Programming Project #4: Markov chains

Due Tuesday, May 12, 2009


In this project, you will write a program that reads in a graph from a file, defines a Markov chain from it, and computes the steady state of the chain.

The graphs you'll be provided are fragments of the world wide web--crawls of 4 different websites. Each graph represents pages and their hyperlinks. You will simulate a random web surfer--someone half-asleep, zoned out, randomly clicking links on the internet. Fortunately, no need to physically impersonate them; rather, we'll define a Markov chain--actually, two different Markov chains--describing "random walks" on the web. Then you'll compute the steady-state probability of each walk--i.e., the proportion of time the web surfer would spend at each page if they kept at it for days.


We'll define two different ways of treating the web graph as a Markov chain.

PageRank: Directed walk

First, read these slides (excerpted from a tutorial here) for the intuition behind PageRank.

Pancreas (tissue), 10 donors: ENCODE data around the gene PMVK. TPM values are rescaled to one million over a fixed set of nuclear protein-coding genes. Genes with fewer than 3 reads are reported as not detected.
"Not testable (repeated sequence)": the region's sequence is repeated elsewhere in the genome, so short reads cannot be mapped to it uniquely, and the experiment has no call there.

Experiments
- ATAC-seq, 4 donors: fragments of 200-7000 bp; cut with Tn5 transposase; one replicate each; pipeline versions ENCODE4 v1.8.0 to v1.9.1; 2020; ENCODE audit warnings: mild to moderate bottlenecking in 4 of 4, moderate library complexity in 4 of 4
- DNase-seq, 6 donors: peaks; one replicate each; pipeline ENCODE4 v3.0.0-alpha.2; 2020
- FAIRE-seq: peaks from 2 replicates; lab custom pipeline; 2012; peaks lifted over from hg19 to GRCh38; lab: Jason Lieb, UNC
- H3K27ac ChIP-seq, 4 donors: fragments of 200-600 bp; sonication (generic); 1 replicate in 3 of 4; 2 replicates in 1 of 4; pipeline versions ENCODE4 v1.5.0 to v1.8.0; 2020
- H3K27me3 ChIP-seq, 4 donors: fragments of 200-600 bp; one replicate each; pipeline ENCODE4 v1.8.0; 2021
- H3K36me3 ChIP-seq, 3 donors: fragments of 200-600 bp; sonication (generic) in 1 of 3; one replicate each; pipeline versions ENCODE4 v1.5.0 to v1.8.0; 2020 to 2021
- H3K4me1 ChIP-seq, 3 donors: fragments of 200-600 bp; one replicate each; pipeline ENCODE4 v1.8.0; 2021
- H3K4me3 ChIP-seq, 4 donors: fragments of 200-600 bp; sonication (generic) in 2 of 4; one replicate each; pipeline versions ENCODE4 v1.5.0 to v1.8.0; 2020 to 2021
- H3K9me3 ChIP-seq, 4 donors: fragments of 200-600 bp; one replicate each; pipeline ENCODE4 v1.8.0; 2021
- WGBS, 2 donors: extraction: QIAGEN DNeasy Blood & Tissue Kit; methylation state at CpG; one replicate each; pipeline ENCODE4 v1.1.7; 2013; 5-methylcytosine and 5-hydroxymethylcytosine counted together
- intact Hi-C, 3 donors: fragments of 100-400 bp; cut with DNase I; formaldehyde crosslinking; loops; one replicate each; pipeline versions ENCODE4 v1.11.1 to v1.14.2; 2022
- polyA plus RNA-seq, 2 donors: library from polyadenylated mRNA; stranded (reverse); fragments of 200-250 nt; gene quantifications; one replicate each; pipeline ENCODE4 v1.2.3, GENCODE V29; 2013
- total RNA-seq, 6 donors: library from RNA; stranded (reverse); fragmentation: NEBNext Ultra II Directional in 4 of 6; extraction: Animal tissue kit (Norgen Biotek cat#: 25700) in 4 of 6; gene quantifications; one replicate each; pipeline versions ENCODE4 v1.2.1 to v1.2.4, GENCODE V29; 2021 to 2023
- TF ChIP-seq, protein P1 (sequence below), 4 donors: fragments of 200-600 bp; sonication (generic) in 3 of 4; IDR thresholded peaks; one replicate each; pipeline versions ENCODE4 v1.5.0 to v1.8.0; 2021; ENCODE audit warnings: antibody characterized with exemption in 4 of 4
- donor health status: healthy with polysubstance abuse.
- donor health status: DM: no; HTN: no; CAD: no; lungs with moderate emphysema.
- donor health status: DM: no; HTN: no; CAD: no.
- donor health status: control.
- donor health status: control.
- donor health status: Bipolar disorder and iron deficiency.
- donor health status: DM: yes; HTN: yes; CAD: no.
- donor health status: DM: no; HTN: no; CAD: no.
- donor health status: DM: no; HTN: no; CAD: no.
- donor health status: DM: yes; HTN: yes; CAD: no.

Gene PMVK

Then, read this technical description of PageRank. This is exactly what we want to do. To summarize:

If all goes well, the PageRank steady state probabilities will in some way represent the importance of the pages.

Undirected walk

In this version, it's easier not to think about it as the web. Just think of it as an arbitrary graph. Because now we will treat the links as undirected, or symmetric. That's to say, if we can transition from node A to node B, we can transition from node B to node A. (Important: in the data file, the links are only given in one direction. So if the file says there's an edge A -> B, you need to also put in the edge B -> A.)

The walk we'll do on this undirected graph:

If all goes well, the steady state probabilities ought to be proportional to the degrees of the nodes.

Markov chain steady states

(Reviewing from class and the textbook . . .)